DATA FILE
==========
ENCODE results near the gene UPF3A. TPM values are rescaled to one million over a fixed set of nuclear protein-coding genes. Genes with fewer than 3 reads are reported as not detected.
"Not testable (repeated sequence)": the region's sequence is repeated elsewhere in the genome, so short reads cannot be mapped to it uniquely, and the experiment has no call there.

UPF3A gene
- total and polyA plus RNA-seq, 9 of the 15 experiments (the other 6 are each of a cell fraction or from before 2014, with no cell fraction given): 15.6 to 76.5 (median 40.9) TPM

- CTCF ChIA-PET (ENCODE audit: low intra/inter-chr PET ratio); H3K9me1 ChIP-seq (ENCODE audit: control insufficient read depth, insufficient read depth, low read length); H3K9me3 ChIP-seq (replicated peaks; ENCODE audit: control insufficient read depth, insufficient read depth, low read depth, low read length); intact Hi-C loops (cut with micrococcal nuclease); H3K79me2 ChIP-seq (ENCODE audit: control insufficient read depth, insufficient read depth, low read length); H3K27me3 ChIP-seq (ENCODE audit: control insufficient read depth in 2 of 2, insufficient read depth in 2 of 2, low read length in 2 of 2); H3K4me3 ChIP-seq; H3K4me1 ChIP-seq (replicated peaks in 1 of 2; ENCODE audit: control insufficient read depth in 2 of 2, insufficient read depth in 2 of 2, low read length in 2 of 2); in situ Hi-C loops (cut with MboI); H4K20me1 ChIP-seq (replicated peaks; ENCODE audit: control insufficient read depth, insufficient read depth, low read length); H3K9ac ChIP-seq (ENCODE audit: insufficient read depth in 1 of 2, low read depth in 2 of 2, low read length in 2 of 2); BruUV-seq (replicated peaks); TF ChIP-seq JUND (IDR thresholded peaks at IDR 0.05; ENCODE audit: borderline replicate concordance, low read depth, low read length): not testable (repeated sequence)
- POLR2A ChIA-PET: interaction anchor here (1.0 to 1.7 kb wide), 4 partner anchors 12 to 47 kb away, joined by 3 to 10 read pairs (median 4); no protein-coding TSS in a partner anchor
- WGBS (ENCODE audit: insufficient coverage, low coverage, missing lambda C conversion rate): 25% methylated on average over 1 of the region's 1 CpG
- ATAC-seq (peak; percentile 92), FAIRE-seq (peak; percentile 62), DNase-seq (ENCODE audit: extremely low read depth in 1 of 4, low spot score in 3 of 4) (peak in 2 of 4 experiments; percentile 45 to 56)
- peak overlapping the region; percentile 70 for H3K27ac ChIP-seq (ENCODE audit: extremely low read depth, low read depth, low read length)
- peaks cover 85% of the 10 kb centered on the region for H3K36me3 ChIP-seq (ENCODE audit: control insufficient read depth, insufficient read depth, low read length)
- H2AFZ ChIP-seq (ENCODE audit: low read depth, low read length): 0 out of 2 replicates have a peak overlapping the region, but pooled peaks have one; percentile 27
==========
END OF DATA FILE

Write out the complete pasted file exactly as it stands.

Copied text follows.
ENCODE results near the gene UPF3A. TPM values are rescaled to one million over a fixed set of nuclear protein-coding genes. Genes with fewer than 3 reads are reported as not detected.
"Not testable (repeated sequence)": the region's sequence is repeated elsewhere in the genome, so short reads cannot be mapped to it uniquely, and the experiment has no call there.

UPF3A gene
- total and polyA plus RNA-seq, 9 of the 15 experiments (the other 6 are each of a cell fraction or from before 2014, with no cell fraction given): 15.6 to 76.5 (median 40.9) TPM

- CTCF ChIA-PET (ENCODE audit: low intra/inter-chr PET ratio); H3K9me1 ChIP-seq (ENCODE audit: control insufficient read depth, insufficient read depth, low read length); H3K9me3 ChIP-seq (replicated peaks; ENCODE audit: control insufficient read depth, insufficient read depth, low read depth, low read length); intact Hi-C loops (cut with micrococcal nuclease); H3K79me2 ChIP-seq (ENCODE audit: control insufficient read depth, insufficient read depth, low read length); H3K27me3 ChIP-seq (ENCODE audit: control insufficient read depth in 2 of 2, insufficient read depth in 2 of 2, low read length in 2 of 2); H3K4me3 ChIP-seq; H3K4me1 ChIP-seq (replicated peaks in 1 of 2; ENCODE audit: control insufficient read depth in 2 of 2, insufficient read depth in 2 of 2, low read length in 2 of 2); in situ Hi-C loops (cut with MboI); H4K20me1 ChIP-seq (replicated peaks; ENCODE audit: control insufficient read depth, insufficient read depth, low read length); H3K9ac ChIP-seq (ENCODE audit: insufficient read depth in 1 of 2, low read depth in 2 of 2, low read length in 2 of 2); BruUV-seq (replicated peaks); TF ChIP-seq JUND (IDR thresholded peaks at IDR 0.05; ENCODE audit: borderline replicate concordance, low read depth, low read length): not testable (repeated sequence)
- POLR2A ChIA-PET: interaction anchor here (1.0 to 1.7 kb wide), 4 partner anchors 12 to 47 kb away, joined by 3 to 10 read pairs (median 4); no protein-coding TSS in a partner anchor
- WGBS (ENCODE audit: insufficient coverage, low coverage, missing lambda C conversion rate): 25% methylated on average over 1 of the region's 1 CpG
- ATAC-seq (peak; percentile 92), FAIRE-seq (peak; percentile 62), DNase-seq (ENCODE audit: extremely low read depth in 1 of 4, low spot score in 3 of 4) (peak in 2 of 4 experiments; percentile 45 to 56)
- peak overlapping the region; percentile 70 for H3K27ac ChIP-seq (ENCODE audit: extremely low read depth, low read depth, low read length)
- peaks cover 85% of the 10 kb centered on the region for H3K36me3 ChIP-seq (ENCODE audit: control insufficient read depth, insufficient read depth, low read length)
- H2AFZ ChIP-seq (ENCODE audit: low read depth, low read length): 0 out of 2 replicates have a peak overlapping the region, but pooled peaks have one; percentile 27